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Re: pterosaurs, bats, flying theropods



Michael Habib (mbh3q@cms.mail.virginia.edu) wrote:

<True, but it is quite likely that bats predate the K/T.  Molecular 
dating suggests a Cretaceous origin, and the fossil record does to some
extent as well, given how early in the Cenozoic advanced bats appear
(including some extant genera in the Eocene).  Either Chiropterans have a
Cretaceous origin, or they underwent a massive diversification in the
Paleocene.>

  Hey, it happened to the whales in the Eocene, and that's with Paleocene
and Eocene ancestors that are reasonably known. Bats may very well have
their earliest ancestors in the Paleocene, and very bat-like archontans
like colugos (Dermoptera) exist that can be purported ancestors with
little change. We are looking for miracle specimens, the special fossil
that will confirm everything we are preconceived about regard bat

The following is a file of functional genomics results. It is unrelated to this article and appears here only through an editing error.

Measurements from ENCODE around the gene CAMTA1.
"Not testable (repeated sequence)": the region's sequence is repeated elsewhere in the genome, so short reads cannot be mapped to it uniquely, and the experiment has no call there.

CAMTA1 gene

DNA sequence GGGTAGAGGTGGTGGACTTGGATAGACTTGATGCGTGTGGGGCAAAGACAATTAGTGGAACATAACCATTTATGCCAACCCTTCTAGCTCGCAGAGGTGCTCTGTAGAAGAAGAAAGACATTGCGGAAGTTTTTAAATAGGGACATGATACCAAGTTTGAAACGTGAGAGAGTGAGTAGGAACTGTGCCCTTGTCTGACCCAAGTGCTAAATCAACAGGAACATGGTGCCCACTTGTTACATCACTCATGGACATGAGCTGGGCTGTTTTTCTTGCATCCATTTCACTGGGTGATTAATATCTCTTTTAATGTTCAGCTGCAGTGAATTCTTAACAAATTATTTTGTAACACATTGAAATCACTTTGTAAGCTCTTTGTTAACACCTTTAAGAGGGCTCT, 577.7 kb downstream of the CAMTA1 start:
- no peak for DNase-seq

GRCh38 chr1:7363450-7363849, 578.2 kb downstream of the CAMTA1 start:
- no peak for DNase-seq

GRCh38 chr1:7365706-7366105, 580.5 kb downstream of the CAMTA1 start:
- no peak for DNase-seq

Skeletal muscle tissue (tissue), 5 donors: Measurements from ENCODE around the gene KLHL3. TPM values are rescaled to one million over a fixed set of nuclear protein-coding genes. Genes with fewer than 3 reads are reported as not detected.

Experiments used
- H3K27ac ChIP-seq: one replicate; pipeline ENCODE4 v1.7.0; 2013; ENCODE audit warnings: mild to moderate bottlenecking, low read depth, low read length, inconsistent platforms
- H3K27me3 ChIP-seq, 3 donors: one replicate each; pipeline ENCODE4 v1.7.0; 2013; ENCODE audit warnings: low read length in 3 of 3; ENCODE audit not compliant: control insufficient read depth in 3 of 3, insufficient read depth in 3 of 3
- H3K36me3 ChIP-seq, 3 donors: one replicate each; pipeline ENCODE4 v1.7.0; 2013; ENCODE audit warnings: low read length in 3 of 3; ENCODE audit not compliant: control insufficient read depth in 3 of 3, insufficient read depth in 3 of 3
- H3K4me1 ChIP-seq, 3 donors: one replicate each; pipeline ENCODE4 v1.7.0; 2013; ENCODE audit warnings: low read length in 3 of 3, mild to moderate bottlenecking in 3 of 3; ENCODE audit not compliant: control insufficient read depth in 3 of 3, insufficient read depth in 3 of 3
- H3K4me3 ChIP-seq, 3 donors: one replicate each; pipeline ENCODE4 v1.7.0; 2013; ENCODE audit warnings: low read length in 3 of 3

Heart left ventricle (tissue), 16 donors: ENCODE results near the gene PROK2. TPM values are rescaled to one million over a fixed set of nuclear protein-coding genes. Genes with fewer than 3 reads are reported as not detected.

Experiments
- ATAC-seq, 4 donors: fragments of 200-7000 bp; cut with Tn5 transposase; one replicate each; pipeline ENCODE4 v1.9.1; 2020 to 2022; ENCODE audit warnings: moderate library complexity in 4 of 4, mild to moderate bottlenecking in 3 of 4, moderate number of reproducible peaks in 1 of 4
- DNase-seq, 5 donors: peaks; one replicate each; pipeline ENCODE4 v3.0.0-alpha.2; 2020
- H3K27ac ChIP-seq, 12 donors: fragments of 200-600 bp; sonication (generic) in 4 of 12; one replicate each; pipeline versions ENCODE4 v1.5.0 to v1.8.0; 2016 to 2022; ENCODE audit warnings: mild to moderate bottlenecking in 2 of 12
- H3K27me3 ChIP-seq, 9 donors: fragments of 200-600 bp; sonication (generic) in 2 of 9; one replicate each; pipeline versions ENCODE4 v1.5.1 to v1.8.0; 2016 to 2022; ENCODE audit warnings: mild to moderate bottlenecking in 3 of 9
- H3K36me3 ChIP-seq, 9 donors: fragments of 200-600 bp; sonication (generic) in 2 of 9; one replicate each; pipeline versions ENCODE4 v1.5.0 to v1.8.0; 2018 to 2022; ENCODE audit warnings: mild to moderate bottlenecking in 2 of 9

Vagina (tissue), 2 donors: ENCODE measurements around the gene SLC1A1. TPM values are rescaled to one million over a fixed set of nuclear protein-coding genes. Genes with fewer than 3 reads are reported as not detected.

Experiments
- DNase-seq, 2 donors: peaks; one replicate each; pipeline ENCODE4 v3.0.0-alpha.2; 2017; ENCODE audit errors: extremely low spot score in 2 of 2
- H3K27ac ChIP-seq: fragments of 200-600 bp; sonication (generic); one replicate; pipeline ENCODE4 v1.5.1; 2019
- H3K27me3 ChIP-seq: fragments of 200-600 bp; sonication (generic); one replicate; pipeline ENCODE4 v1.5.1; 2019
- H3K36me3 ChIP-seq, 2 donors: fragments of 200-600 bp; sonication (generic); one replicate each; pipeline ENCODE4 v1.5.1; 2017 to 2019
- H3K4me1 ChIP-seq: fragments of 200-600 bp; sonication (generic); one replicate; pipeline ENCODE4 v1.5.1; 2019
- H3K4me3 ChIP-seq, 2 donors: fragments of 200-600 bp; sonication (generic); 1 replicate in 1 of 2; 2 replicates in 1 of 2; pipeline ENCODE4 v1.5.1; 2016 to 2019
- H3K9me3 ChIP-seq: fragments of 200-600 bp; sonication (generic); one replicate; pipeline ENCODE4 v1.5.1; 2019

evolution. They are there, and likely the key regions will be Fayoum
(Fayum)-like in geology where we will have that special fossil show up. Or
we could have it and not know.

  Oh, molecules are not miraculous, and it does depend on theories of
genetic change having a morphological expression, and how much a set of
genes can express such. Most molecular dates do not take into account the
possibility of Eldredge and Gould's PE, for example, or that gene
evolution may occur at different rates with constraints at different times
in a single lineage.

  Cheers,

=====
Jaime A. Headden

  Little steps are often the hardest to take.  We are too used to making leaps 
in the face of adversity, that a simple skip is so hard to do.  We should all 
learn to walk soft, walk small, see the world around us rather than zoom by it.

"Innocent, unbiased observation is a myth." --- P.B. Medawar (1969)

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